- The new law gives clear priority to health care agents for appointment as guardian, and financial agents for appointment as conservator. On balance, this looks to us like a positive change.
These changes got through the Arizona Senate and almost through the House. If time doesn’t run out, it is likely to land on the Governor’s desk before the end of the 56th Arizona legislature. There has been some organized opposition, and Governor Katie Hobbs has already vetoed bills at a record pace — so it’s hard to predict the next step. But we’re watching.
SB1038 — Probate Advisory panel
You may have read about public controversies surrounding guardianship and conservatorship. You might even have read about those controversies here, at Fleming & Curti, PLC’s Elder Law Issues.
Well, the 56th Arizona legislature has a plan to address those controversies. A commission! Let’s appoint a bunch of people, mostly from the ranks of people who have had bad experiences, and have them meet every few months to consider changes to the law and procedure. They should hold public hearings every three months!
This proposal, about to be approved in the Arizona House of Representatives, would then go back to the Senate and ultimately to the Governor for signature. Do you detect that we are skeptical about this being a positive change out of the 56th Arizona legislature? You’re very perceptive.
SB1699 — Jury trials in probate proceedings
The Arizona Senate approved a bill that mostly included posturing and assertions about the right to a jury trial in probate proceedings — including guardianships and conservatorships. It never got a hearing in the House of Representatives, but some of the core ideas did get implemented in SB1291, described above.
SB 1411 — Automatic guardianship without hearings
This one, we have to admit, was a puzzlement to us. The 56th Arizona legislature spent some energy posturing about the rights of incapacitated citizens. They pushed for recognition of the right to jury trials before guardians could be appointed. And then the State Senate passed a bill that removed all protections for one population.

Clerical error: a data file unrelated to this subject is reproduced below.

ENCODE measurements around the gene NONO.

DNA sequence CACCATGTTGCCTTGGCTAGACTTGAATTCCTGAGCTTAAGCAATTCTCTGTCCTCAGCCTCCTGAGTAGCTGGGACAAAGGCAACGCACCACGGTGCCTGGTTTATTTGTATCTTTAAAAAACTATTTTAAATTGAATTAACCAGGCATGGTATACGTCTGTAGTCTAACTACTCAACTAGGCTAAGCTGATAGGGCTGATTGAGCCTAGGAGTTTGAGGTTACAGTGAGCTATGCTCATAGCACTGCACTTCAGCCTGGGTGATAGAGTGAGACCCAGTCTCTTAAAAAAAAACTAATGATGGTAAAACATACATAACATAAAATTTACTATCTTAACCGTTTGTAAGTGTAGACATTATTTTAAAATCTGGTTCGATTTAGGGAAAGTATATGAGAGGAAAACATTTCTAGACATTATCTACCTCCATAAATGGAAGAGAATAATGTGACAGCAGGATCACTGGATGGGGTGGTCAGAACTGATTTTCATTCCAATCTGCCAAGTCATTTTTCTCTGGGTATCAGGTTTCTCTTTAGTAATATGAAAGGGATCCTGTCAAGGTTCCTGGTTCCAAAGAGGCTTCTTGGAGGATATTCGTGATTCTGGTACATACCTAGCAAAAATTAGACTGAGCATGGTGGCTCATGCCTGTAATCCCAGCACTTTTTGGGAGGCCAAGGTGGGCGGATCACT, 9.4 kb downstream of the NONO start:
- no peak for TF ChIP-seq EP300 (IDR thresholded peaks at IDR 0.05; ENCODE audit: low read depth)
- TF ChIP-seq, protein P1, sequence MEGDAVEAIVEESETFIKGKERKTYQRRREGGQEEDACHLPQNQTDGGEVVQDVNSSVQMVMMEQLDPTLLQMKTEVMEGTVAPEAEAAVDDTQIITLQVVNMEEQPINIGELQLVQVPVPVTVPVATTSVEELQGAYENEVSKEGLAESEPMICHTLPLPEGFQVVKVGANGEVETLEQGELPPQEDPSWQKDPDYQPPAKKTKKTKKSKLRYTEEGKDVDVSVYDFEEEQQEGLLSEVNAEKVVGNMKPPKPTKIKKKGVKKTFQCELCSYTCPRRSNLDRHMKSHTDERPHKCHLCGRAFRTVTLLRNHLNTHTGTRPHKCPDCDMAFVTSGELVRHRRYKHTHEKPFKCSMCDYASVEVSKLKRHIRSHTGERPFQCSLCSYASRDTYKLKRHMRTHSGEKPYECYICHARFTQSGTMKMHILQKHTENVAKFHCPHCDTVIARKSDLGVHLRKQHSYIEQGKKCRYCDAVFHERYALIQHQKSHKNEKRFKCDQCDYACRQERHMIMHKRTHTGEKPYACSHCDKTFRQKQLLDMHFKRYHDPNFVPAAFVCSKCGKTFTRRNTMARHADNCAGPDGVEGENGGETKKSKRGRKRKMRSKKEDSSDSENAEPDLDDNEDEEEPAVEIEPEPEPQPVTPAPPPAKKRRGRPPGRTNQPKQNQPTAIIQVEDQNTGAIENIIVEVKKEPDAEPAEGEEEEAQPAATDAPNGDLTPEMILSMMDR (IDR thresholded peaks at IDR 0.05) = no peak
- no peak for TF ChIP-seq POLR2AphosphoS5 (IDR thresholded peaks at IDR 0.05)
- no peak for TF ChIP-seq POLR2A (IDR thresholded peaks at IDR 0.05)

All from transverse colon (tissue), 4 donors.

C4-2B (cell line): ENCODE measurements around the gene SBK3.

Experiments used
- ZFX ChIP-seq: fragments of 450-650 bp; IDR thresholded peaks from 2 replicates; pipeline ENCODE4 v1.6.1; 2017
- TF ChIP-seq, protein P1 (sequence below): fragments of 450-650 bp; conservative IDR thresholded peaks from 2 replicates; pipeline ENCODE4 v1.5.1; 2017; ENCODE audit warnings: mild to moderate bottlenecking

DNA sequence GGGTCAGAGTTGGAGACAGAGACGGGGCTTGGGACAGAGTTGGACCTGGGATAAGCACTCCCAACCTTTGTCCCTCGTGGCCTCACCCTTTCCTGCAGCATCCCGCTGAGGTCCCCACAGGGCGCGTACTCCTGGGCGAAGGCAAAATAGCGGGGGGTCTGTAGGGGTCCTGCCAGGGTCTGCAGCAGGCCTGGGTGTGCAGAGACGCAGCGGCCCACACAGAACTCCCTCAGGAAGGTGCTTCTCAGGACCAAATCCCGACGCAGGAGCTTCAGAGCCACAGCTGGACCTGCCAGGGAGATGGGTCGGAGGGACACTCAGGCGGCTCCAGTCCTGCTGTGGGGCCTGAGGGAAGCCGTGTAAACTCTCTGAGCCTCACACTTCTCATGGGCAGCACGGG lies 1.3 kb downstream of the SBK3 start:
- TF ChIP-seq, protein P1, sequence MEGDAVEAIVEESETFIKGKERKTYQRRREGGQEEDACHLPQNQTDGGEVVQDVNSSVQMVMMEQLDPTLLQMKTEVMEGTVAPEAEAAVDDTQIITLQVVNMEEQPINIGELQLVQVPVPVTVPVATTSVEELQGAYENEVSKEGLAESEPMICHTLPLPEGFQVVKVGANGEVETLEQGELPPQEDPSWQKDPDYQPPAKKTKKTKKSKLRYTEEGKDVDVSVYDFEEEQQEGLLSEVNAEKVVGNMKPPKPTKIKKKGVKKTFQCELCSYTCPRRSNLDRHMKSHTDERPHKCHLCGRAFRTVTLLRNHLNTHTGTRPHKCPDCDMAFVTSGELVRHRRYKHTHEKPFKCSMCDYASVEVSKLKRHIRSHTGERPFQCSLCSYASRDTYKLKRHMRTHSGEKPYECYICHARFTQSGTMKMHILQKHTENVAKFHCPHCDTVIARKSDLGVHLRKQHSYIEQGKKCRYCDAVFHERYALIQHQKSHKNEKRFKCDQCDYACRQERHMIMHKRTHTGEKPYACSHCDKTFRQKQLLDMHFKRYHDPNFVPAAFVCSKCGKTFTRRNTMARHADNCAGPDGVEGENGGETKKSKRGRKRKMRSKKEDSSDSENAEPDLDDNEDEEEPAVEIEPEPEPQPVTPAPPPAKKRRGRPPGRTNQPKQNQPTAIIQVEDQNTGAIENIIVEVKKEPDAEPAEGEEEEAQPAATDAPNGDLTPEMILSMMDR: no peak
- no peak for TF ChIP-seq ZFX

Under this bill guardianship of developmentally disabled children would have become all but automatic on their 18th birthday — without a real court proceeding, and without appointment of an attorney, investigator or medical reporter. Left unanswered: what about that right to a jury trial, so precious to the legislators?
Fortunately, this ill-advised bill died a quiet death. Though it passed the Senate, the House never held hearings. The final date for a House committee to consider the bill was three weeks ago. This bad idea has not survived the current session.
HB2174 — Supported Decision Making
Finally, a call out to an imperfect but positive idea that the 56th Arizona legislature let die without the slightest consideration. There’s a lot of controversy about the idea of supported decision-making, and we have mixed feelings about the concept. But we think it’s worth exploring, and a thoughtful look at the idea would have been refreshing. Unfortunately, the lead sponsor belongs to the party out of power. Besides, the legislature was pretty busy with elections, “critical race theory” and transgender rights. And now they’ll be busy addressing the four-dozen (so far) vetoes issued by Gov. Katie Hobbs.